Monstercat addresses Twitch affiliate controversy

Olivia Richman • November 30, 06:40

Canadian record label Monstercat recently addressed some confusion surrounding their “Monstercat Gold” program, which appeared to allow subscribers to “fast-track Affiliate status” on Twitch. 

To become an Affiliate on Twitch, content creators have to earn the distinction by having at least 50 followers, at least seven unique broadcast days in their last 30 days, and an average of three concurrent viewers or more over the span of a month. The streaming community was confused when Monstercat claimed streamers could purchase Affiliate status instead through a new promotion. 

Two days later, Monstercat sent a follow-up tweet as confusion over the partnership mounted. The company clarified that they didn’t mean to lead streamers to believe that they could guarantee them Affiliate status. 

“To clarify our original post,” Monstercat tweeted, “all current Gold subscribers must meet Twitch’s Affiliate criteria. Our goal was never to take away from the achievements that Affiliates worked for in their time streaming on Twitch.”

Monstercat stated that they will be announcing opportunities that “benefit the entire Affiliate and Partner community” in the near future. 

Twitch community responds to Monstercat drama

Despite their corrective tweet, the streaming community was still skeptical of the record label. The idea of streamers paying their way to becoming a Twitch partner concerned them. Others noted that the requirements for Affiliate status are pretty low, making the payment alternative at least somewhat innocent. 

Either way, people wondered why anyone would need to pay for the “Monstercat Gold” service instead of applying for the status on Twitch for free. The ongoing confusion led some more prominent Twitch community members to call on Monstercat to address the controversy. 

Twitch news commentator Zach Bussey accused Monstercat of lying. He explained that Monstercat’s follow-up tweet only further confused him and others since it made it seem like streamers could initially pay to become an Affiliate on Twitch, only to be told in the clarification that this wasn’t guaranteed. So what were people even paying for?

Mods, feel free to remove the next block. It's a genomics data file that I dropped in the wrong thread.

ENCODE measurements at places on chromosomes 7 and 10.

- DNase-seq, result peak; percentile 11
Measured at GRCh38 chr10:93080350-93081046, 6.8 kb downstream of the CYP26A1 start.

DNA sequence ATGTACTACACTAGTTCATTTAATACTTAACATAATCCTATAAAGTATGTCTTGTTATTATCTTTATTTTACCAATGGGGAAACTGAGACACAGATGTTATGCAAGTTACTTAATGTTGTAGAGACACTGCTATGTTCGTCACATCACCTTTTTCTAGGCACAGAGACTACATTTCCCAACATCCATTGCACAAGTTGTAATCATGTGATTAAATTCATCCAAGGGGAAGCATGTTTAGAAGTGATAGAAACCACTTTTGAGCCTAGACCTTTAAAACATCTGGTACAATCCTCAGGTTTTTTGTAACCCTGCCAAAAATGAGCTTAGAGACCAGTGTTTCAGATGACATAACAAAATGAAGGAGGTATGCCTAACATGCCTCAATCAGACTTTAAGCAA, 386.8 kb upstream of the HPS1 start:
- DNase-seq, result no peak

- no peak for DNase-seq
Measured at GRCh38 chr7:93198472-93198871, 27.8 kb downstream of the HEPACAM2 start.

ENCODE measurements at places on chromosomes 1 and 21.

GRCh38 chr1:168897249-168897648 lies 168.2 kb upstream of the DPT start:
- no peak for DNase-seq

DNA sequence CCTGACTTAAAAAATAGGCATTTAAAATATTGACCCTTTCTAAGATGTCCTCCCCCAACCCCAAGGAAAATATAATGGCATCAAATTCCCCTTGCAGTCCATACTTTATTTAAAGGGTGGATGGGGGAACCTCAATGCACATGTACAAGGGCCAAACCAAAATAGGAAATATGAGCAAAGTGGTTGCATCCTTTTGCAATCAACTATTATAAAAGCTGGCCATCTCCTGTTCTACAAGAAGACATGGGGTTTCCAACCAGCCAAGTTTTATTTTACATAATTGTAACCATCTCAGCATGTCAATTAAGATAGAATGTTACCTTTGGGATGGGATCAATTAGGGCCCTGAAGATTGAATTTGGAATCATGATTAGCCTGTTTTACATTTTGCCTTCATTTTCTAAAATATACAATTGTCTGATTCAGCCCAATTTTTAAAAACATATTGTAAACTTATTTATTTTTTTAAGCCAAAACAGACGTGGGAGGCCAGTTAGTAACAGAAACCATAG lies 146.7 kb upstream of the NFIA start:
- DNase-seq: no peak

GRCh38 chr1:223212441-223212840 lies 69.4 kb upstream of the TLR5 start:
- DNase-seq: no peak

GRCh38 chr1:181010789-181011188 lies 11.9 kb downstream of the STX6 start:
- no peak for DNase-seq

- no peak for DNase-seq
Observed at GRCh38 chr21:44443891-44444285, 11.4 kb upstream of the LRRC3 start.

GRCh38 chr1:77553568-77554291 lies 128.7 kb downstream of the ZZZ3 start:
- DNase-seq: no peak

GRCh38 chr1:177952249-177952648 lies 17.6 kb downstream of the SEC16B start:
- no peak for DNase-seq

“The only way I can rationalize this is if you can STILL pay for Affiliate, BUT, Twitch is worried about trolls/ISIS/Proud Boys signing up for Monstercat and becoming affiliates… So, they are throwing SOME disclaimers in there if they need to decline people. Maybe?” Bussey said.

After the confusion, Monstercat took down their page outlining what Monstercat Gold entailed. A little while later, the page was replaced with a statement that said the offer had concluded. It also said that unhappy Monstercat Gold buyers could request a refund. 

Monstercat Gold

Other Twitter users noted that Monstercat Gold’s deal never really started to begin with, given its original phrasing.

article-img

Breaking down The International 2019’s field of teams

Marta Juras • August 15, 21:15
article-img

A look inside the world of Counter-Strike: Global Offensive

Albert Sheng • November 20, 19:56
article-img

Top 10 gaming and esports streamers on Twitch

Albert Sheng • January 28, 06:25
article-img

The rise, fall, and potential rise again of Unicorns of love

lol
Albert Sheng • August 15, 20:30
article-img

Here’s the full list of legendary Pokémon through generation 8

Christian Vejvad • July 21, 18:32
article-img

The beginner’s guide to setting up autoexec files in CSGO

Nick Johnson • December 31, 19:29